Another topic I can’t get away from is that of zebra crossings in Pontevedra. In his book, Cronicas Ibéricas, David Fernández de Castro follows our hero George Borrow to modern Pontevedra, where he (rightly) marvels at our jewel of an old quarter and (more dubiously) notes not only that there are more crossings here than in any other town in Spain but also that drivers actually stop for pedestrians waiting to use them. Well . . . even I have said this courtesy is on the increase but, next time David’s here, I must take him down to the roundabout at the Poio end of the La Barca bridge.

Talking of local cities, take heed if you’re going to be visiting Pontevedra’s ancient enemy, Vigo. For the second time in a year, falling masonry has landed on someone’s head in the street. Last time it was a baby in a pram and this time it was an unfortunate Dutch tourist. As GB noted, Pontevedrans have long accused Vigo of having no decent buildings and I guess they’ll now say the unprepossessing place is simply falling to bits. With some justification, it seems.

Of course, if you are going to be in Vigo, the warning in the last paragraph will be as useful as those in canyons telling drivers to beware of falling rocks. What exactly are you going to do to prevent being hit?

I sense another fashion wave has hit the young women of Pontevedra, possibly assisted by yet another return of the summer. Which gave us 25 degrees today. As ever, I wonder whether the combination of a belted shirt, tight leggings and what in Britain are called ‘fuck-me’ ankle boots is a local, regional or national phenomenon.

Despite being an Everton supporter, it was thrilling to see Torres score a magnificent goal yesterday, to set Liverpool on the road to a great victory against the hated Manchester United. Given that Everton lost to lowly Bolton and now stand little chance of honours this year, I’m increasingly tempted to do what few in history have ever done and change my team allegiance. Or at least support both of them. Purely out of civic pride, you understand. At least until some sheikh buys Everton and pumps squillions into it.

Finally (and wearily) . . . . My friend Cade has written (abusively, of course) to demand I permit his comments. He’s also kindly warned me I might be in physical danger if someone were to report my ‘xenophobic/racist’ comments to certain Spanish forums. Presumably he regards it as racist for me to say this doesn’t reflect well on the Spanish and their capacity for civil discussion. But, anyway, if I were to be cited, I guess we’d have a pretty good idea of by whom. Sad, sad, sad. Thank God he’s not a true representative of either the Spanish or the Galicians. And not only because he lives in the UK.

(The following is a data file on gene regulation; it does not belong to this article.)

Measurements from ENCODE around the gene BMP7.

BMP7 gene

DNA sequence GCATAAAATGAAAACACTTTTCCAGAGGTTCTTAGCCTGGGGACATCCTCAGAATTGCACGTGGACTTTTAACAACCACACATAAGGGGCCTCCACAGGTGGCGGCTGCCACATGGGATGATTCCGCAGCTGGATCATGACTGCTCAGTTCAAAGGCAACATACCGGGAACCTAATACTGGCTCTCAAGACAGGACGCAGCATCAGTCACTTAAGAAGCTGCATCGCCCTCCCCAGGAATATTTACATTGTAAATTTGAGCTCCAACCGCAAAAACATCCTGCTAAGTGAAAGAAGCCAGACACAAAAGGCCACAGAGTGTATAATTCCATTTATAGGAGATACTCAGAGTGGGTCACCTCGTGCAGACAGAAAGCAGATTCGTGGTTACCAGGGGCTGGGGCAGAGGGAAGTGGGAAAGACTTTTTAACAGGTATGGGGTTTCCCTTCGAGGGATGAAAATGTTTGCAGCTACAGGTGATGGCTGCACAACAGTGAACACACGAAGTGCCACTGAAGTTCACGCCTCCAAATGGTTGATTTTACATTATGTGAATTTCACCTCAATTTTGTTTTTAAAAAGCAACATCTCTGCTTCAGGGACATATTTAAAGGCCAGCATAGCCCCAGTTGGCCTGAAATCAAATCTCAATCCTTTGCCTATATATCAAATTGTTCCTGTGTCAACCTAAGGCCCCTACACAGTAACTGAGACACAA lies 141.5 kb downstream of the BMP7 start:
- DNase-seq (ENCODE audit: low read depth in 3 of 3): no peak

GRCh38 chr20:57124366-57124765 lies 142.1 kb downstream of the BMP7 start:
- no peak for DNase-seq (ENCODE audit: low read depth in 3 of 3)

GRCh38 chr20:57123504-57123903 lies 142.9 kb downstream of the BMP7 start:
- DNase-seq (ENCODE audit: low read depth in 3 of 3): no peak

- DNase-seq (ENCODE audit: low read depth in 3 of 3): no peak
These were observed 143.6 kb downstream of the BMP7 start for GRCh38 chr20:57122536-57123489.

As I await my fate, friends have urged me to reveal the message which finally drove me to bar his comments and also to identify his blog. They say he does a comprehensive job there of hoisting himself on his own petard. Well, OK, here’s the former and in it you’ll find the latter. Happy reading. I won’t be bothering myself.

Incidentally, there is an amusing side to all this . . . Cade says he wants us to ‘resume our dialogue’. Dialogue! The boy has a lot to learn. Especially as he claims he’s not insulting me but only ‘describing you accurately’ - a defence commonly heard here from real racists to justify their colour-related comments about, say, English footballers. Maybe Cade’s more Spanish than he realises. Oh, and his blog would have a more amusing name if I hadn’t pointed out to him that in one message he’d used ‘dribble’ when he meant ‘drivel’.

Stop Press: My daughter in Madrid has sent me a message saying I should write about the tight-fisted-ness of the family of a famous French footballer in that city. But I think I’ve probably got enough enemies on the horizon right now. Maybe later.

Sunday, October 25, 2009

Extra post for today. Bit of a dissertation really . . .

Last night I did what I hoped I’d never to have to do and started moderating comments to this blog. This was after Cade had sent his two most abusive messages to-date. Henceforth, if anyone wants so read his views, they’ll have to track down the blog he says he’s starting, with the express purpose of exposing my idiocy and wickedness.

But, walking my dog this morning, it struck me I should record my views on Galician nationalism, based on nine years of living here. If you’re not interested in these, just scroll down to the normal post of the day.

Firstly, let’s get some positives on the table. Over the years, both publicly in the Comments section of this blog and privately via personal emails, I’ve had exchanges with several Galician nationalists who’ve argued their case cogently and reasonably. I’ve never arrived at full agreement with them but I think I’ve developed more sympathy for (or at least understanding of) their stance. And maybe I’ve revised my original position to some degree. Which perhaps tended too much towards mockery. Incidentally, my personal email address (colindavies@terra.es) has been published many times but, rather tellingly, our friend Cade has always managed to avoid writing direct to me. Though I guess this is consistent with his mission of proving to the world at large that I’m the spawn of the devil.